After being put on hold, and a few other random questions about my Internet access, I was told that promotion was over. I said that was too bad because I would purchase a TiVo Premiere XL today if it still was. In doing my research I’ve come across current customers that attempted to cancel their monthly service and were offered it at a reduced price, as low as $6.99 / month. I had hoped this would mean that TiVo was willing to work with their current, or new, customers to have them sign up for the service.
Another option would be to go with their “lifetime” activation model, but it’s their monthly service that likely allows them to milk more money out of the customer. And here I was, ready to be milked. Unfortunately after checking on any other promotions I was only offered a free three month trial of Hulu Plus. Interesting, but not enough.
Does TiVo Measure Up?
So TiVo’s customer service failed to generate income via social media, online chat and their toll-free number. In each instance I demonstrated my interest in the service. Hell, I was even interested in their next model up but it doesn’t have a tuner built in. Why, I do not know.
TiVo’s customer service department also failed at raising my level of satisfaction. Granted, they had a promotion that was now over. But perhaps their lack of action in November cost me as much as my inaction did. On the phone the representative said they honored the agreement two weeks past it’s date. So I probably had a chance to fall within their grace period had they reacted to my initial contact attempts.
TiVo also failed in meeting my expectation. I am sure the company is aware that consumers that use their monthly service for OTA programming are not the same as those with a CableCard or other needs. So it seems to make sense to have a tiered package, and maybe they are testing that out with this past offer. But I had clearly hoped $9.99 month on top of my top of the line purchase would be enough for a company that continues to see loses and costs for acquiring new subscriptions increase.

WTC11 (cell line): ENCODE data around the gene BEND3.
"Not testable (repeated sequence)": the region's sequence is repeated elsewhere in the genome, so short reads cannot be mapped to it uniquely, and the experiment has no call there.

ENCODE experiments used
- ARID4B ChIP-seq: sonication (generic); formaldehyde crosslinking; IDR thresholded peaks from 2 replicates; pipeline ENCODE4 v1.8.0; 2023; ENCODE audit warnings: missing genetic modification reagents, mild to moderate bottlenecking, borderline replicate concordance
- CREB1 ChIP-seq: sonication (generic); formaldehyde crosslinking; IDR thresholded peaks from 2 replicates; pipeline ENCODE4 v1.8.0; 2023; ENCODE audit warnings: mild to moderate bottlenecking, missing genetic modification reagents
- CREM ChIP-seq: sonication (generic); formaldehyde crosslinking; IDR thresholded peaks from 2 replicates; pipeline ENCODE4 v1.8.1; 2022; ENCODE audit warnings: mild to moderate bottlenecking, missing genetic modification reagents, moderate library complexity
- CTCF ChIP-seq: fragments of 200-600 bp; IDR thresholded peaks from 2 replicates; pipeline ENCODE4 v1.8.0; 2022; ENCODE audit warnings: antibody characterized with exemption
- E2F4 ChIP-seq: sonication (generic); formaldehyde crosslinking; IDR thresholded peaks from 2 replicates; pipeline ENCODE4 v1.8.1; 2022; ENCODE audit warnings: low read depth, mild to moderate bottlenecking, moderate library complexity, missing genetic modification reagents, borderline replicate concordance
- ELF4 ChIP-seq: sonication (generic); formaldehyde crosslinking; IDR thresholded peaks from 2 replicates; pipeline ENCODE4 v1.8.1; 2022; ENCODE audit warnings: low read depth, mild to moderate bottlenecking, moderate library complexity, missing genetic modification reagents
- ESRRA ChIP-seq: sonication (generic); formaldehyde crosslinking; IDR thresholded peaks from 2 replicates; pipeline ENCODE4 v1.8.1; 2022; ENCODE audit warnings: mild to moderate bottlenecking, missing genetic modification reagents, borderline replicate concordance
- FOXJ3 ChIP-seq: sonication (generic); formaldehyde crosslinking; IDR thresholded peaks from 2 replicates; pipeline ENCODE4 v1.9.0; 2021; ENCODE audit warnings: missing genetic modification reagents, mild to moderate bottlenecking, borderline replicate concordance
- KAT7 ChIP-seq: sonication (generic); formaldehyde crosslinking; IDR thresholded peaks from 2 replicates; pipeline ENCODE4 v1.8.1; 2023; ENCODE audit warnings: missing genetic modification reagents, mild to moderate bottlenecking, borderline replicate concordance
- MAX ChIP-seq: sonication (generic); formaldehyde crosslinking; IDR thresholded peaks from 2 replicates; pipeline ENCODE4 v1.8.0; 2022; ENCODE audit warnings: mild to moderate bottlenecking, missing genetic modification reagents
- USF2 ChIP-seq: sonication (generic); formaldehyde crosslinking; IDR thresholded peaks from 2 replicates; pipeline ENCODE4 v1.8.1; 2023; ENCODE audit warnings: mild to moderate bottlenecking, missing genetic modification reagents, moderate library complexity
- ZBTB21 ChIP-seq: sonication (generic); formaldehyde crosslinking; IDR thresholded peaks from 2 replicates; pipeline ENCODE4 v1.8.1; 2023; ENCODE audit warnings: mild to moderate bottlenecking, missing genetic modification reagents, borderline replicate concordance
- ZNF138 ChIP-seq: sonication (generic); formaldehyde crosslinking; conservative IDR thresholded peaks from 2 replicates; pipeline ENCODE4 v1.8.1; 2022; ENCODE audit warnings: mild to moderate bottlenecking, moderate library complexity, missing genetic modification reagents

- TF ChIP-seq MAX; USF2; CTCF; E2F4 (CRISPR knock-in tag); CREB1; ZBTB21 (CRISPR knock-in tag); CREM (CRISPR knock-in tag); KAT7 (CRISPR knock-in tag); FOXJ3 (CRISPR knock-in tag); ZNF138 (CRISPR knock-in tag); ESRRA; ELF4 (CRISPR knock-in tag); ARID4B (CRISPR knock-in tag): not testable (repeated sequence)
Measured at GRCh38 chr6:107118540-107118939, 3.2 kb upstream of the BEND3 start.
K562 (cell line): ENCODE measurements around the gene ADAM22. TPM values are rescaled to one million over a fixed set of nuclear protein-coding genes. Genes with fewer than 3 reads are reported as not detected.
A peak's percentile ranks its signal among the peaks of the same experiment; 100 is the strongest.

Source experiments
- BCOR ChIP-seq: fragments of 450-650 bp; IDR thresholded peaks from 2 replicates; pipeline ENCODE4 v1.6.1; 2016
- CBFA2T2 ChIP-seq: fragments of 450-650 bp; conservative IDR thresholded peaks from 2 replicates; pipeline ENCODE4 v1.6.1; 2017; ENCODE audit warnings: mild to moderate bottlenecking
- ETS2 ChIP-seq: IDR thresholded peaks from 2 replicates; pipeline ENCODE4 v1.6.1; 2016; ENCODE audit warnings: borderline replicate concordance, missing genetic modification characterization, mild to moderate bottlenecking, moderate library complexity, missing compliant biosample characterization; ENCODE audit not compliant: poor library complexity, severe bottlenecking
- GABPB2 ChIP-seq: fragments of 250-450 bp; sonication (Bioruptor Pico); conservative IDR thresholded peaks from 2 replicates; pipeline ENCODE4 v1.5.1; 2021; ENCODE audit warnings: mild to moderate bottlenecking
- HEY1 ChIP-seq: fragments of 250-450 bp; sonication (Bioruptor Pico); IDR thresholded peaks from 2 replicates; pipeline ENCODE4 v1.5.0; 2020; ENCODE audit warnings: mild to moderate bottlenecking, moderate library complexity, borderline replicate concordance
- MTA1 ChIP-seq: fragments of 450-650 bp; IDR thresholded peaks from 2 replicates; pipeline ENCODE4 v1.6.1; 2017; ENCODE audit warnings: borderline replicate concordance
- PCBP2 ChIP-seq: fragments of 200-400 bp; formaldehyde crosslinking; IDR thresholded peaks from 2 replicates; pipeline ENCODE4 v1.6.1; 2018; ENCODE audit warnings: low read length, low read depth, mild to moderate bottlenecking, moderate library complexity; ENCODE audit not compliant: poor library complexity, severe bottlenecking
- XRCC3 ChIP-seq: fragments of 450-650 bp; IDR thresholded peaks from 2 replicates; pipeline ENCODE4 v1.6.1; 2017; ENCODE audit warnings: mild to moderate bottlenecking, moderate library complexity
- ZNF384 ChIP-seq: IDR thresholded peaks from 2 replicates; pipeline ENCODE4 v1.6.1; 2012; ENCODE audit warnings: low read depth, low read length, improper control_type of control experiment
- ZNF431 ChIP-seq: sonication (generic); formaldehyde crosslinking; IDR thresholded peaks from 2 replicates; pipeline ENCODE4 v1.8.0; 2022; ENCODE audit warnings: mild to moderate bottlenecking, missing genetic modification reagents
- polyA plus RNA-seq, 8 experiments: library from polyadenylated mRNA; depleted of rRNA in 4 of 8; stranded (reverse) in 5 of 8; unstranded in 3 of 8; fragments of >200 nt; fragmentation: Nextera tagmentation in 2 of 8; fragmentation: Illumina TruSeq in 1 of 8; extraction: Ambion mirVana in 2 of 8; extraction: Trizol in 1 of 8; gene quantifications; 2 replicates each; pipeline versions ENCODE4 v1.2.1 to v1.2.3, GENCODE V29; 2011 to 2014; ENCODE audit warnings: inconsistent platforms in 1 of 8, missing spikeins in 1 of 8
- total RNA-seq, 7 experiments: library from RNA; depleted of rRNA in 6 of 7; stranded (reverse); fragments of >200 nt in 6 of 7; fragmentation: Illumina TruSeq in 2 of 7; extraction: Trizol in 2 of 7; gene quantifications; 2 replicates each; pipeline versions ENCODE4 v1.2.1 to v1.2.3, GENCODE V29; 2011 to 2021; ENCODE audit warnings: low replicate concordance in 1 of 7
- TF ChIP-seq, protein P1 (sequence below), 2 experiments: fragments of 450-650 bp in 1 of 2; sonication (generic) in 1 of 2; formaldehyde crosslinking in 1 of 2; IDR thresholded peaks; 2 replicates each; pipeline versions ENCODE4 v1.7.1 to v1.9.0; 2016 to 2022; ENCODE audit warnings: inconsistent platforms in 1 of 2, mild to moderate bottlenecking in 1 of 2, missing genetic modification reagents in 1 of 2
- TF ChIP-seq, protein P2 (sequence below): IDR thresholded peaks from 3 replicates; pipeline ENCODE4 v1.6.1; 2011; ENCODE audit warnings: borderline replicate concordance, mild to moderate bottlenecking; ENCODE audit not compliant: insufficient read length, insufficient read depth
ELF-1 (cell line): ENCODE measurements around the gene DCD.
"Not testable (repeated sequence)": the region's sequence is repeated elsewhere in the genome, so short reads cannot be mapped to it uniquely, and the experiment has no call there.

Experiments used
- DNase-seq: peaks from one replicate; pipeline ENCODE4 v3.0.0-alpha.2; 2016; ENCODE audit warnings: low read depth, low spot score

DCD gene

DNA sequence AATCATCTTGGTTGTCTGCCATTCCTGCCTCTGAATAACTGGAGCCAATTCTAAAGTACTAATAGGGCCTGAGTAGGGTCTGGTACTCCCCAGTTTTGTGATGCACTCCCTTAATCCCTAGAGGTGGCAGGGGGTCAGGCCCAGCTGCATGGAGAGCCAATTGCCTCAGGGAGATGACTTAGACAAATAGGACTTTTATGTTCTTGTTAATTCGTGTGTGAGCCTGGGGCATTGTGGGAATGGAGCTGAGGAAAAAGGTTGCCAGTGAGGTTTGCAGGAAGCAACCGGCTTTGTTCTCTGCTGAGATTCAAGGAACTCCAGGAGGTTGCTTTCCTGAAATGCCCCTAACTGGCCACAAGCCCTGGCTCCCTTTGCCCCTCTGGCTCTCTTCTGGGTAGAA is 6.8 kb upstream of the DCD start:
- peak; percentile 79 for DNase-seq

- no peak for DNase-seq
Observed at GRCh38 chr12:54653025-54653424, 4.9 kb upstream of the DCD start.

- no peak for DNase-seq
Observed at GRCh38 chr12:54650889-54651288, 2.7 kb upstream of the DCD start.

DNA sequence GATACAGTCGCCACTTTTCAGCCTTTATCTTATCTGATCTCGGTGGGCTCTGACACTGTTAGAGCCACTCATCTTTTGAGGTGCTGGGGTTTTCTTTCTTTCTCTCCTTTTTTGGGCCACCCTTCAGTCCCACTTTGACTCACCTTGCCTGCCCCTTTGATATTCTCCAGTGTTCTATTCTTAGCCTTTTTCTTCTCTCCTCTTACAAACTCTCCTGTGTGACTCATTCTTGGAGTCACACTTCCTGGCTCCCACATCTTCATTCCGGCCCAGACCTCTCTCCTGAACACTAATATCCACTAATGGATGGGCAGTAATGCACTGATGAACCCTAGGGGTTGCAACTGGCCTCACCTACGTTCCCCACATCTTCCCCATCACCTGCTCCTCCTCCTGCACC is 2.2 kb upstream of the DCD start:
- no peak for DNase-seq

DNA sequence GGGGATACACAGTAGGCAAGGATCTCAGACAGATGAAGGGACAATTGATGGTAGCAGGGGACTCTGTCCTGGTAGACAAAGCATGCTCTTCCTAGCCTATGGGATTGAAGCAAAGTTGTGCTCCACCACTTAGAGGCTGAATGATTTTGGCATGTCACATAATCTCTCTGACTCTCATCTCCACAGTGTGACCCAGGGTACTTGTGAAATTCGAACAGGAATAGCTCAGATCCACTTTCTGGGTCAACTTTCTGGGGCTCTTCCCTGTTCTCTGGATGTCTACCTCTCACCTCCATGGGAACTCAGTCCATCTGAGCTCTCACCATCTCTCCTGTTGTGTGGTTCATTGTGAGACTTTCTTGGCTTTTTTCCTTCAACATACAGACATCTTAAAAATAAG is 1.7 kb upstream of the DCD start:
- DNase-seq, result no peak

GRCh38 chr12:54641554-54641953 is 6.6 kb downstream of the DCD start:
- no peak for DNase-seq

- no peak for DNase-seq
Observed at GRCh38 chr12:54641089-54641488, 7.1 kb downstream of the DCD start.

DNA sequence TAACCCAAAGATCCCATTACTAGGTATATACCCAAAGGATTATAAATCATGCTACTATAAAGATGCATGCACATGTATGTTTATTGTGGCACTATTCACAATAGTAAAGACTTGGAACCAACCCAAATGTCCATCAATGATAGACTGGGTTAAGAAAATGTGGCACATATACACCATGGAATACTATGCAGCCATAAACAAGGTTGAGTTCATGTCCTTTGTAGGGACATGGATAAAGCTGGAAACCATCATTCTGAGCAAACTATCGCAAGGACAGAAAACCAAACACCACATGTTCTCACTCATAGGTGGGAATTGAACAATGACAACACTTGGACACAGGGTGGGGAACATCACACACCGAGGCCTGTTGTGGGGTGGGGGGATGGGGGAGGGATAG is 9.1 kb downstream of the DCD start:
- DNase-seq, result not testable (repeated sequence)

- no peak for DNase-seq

In fact I saved them the costs of finding me and searched them out. Yet they were unable to complete the sale.
So what’s next in my quest to cut the cord? Well the backup plan was purchasing a Channel Master device. They seem just as capable and don’t require a monthly service charge. I’d love to give TiVo a 2nd (or is it 5th) chance, but I doubt I will ever receive an answer beyond “keep checking the TiVo website for promotions.”
Companies like Zappos continue to rewrite the rules and find incredible growth while TiVo suffered 3Q losses. Perhaps all those lifetime customers will lose out in the end if TiVo can’t compete with the cable companies or provide any other service beyond their current offerings.
The big take away for marketers? Consumers, and potential customers, are seeking you out. How are you capturing in-bound opportunities? Are you monitoring social media channels for sales growth? Is your customer service team prepared to do anything to keep you, or gain, a customer? If not, you should consider making some changes immediately.
With 15 years of digital marketing experience, Dennis Jenders provides strategic leadership and insights for clients on a regional and national level. He has significant experience in web design and development, online advertising, SEO, SEM, user experience (UX), information architecture, digital strategy, and analytics. Dennis is also leading the effort to educate the next generation of marketers as an adjunct professor at Marquette University. He is a founding board member of the Milwaukee Interactive Marketing Association, a frequent speaker on digital marketing, and the Vice President of Digital + Communications Strategy at Laughlin Constable.